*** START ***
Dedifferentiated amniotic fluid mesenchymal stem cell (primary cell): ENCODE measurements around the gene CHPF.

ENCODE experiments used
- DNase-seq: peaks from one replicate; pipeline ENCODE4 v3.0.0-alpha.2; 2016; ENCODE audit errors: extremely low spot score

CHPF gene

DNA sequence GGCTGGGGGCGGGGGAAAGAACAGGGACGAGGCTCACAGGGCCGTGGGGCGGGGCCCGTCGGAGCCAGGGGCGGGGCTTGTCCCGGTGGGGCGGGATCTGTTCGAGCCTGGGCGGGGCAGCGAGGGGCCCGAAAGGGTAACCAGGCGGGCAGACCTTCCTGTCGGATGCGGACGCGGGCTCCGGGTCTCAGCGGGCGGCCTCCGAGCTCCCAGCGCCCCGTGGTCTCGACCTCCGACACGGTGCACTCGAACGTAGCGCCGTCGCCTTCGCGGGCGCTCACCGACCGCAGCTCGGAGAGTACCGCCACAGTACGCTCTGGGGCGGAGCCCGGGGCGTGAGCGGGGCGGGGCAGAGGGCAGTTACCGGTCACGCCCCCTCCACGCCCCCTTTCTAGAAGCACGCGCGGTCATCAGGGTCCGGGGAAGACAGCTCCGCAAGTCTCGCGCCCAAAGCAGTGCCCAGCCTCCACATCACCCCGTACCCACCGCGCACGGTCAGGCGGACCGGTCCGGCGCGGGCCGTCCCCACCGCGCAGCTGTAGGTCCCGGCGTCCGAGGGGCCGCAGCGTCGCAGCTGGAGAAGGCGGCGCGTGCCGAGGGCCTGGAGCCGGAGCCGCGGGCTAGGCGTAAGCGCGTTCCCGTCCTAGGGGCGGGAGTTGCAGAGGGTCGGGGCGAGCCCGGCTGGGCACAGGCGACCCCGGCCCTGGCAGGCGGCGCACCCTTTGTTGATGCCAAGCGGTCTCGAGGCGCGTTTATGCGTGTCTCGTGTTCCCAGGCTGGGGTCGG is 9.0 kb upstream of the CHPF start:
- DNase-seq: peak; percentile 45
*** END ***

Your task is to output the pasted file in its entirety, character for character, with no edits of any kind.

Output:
Dedifferentiated amniotic fluid mesenchymal stem cell (primary cell): ENCODE measurements around the gene CHPF.

ENCODE experiments used
- DNase-seq: peaks from one replicate; pipeline ENCODE4 v3.0.0-alpha.2; 2016; ENCODE audit errors: extremely low spot score

CHPF gene

DNA sequence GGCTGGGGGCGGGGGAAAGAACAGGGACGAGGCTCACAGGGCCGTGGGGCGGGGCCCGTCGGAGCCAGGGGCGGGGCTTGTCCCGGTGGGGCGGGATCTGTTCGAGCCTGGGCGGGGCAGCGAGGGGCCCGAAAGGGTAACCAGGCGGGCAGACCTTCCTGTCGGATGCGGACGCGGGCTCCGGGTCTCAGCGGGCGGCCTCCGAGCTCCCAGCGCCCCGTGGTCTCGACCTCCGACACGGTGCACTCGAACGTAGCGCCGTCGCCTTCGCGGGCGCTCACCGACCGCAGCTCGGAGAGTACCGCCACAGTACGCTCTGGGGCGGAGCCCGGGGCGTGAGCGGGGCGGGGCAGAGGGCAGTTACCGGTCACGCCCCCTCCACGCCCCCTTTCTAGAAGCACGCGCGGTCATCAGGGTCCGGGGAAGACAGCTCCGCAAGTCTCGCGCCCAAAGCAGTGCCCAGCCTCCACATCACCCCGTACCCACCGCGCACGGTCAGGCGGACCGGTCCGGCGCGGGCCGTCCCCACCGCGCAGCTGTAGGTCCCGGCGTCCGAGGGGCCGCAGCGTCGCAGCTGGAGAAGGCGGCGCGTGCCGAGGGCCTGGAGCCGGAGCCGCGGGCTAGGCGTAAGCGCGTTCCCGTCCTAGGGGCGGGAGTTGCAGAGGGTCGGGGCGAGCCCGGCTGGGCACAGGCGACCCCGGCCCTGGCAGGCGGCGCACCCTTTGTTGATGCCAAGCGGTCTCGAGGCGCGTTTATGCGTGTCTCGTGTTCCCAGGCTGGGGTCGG is 9.0 kb upstream of the CHPF start:
- DNase-seq: peak; percentile 45